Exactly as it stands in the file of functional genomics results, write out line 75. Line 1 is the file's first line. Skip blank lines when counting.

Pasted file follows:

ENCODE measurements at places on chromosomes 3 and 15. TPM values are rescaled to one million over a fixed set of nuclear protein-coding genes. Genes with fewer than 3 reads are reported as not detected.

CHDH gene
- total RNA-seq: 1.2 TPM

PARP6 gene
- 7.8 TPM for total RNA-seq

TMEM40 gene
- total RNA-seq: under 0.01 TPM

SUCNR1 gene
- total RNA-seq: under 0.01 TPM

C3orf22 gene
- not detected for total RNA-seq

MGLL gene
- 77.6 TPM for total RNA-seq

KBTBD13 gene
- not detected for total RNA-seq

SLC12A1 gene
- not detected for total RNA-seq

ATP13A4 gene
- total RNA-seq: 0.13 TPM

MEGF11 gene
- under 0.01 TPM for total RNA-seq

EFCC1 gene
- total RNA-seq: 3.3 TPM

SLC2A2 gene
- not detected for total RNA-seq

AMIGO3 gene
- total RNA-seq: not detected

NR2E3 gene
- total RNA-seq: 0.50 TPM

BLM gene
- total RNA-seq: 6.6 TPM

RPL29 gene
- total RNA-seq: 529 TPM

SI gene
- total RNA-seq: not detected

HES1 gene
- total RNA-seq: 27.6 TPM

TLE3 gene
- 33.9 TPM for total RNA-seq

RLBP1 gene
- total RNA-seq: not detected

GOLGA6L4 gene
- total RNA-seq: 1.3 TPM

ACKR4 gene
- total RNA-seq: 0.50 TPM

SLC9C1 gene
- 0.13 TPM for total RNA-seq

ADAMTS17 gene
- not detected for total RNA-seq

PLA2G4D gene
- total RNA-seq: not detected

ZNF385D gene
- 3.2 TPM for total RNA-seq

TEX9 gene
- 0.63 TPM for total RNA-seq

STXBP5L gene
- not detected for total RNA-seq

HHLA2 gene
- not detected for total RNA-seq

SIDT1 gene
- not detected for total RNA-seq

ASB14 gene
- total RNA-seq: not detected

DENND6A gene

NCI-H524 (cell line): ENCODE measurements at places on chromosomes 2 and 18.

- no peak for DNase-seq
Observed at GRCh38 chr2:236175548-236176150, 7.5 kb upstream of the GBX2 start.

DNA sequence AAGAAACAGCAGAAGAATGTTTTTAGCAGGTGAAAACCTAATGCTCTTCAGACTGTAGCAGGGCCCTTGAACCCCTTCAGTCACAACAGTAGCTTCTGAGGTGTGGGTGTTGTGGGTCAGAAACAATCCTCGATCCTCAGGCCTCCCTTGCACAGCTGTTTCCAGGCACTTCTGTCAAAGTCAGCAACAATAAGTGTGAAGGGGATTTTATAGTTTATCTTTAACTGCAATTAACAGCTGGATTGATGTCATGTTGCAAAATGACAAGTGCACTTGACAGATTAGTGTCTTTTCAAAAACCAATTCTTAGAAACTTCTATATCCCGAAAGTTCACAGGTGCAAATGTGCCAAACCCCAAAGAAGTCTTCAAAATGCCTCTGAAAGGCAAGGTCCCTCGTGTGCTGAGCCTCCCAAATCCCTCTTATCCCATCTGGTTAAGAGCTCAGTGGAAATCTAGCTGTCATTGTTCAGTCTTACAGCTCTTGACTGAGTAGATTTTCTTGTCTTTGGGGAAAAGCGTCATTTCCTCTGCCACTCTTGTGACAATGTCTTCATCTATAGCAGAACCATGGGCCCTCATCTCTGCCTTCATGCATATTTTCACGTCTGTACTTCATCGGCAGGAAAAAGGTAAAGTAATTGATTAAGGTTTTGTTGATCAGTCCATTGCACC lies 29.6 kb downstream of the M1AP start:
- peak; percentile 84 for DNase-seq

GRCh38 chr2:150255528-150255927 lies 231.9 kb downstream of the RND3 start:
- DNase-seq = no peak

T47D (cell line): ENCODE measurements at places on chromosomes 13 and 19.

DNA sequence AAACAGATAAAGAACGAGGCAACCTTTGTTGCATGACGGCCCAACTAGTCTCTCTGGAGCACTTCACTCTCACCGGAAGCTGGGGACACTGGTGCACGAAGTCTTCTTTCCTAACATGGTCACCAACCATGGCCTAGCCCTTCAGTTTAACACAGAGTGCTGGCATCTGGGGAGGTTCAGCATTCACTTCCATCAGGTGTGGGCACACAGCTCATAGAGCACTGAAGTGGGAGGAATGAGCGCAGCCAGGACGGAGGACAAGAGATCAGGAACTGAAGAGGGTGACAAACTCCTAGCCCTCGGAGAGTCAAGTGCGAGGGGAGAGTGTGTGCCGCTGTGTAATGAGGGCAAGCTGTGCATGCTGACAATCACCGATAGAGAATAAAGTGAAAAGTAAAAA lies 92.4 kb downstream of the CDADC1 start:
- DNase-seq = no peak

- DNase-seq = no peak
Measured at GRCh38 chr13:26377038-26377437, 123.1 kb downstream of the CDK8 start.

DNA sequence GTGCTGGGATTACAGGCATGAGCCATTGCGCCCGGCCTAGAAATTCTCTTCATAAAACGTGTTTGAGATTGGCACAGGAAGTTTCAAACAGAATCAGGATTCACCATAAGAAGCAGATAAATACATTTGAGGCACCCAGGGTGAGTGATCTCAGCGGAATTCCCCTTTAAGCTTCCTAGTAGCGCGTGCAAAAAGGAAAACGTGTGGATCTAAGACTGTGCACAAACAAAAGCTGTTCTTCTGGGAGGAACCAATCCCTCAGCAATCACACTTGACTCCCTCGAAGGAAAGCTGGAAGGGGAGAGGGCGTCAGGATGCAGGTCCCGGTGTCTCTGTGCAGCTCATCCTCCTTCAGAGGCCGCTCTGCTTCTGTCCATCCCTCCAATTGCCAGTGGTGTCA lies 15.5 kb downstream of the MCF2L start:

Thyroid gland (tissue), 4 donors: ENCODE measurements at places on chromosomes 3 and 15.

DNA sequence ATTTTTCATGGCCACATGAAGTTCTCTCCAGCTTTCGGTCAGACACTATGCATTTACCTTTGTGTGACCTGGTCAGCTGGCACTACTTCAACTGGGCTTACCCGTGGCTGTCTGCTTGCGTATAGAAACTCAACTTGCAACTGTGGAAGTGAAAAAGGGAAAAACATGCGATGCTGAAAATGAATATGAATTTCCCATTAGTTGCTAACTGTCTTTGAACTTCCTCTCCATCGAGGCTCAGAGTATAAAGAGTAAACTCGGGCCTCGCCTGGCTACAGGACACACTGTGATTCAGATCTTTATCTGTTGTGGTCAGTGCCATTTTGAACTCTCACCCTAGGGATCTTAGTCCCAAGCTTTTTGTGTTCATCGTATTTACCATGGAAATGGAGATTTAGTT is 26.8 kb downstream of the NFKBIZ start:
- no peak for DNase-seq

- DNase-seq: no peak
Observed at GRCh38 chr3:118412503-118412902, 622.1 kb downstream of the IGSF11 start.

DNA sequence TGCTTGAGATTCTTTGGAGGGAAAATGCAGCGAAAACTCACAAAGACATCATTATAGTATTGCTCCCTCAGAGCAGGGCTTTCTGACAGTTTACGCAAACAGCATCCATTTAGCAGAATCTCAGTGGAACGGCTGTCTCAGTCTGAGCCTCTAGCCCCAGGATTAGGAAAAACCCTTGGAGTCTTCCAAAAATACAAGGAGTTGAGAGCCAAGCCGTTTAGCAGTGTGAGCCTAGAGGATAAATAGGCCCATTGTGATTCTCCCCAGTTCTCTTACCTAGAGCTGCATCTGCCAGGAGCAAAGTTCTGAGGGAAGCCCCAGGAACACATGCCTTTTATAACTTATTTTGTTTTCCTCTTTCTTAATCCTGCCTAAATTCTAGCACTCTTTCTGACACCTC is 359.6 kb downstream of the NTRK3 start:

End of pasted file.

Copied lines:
- DNase-seq = no peak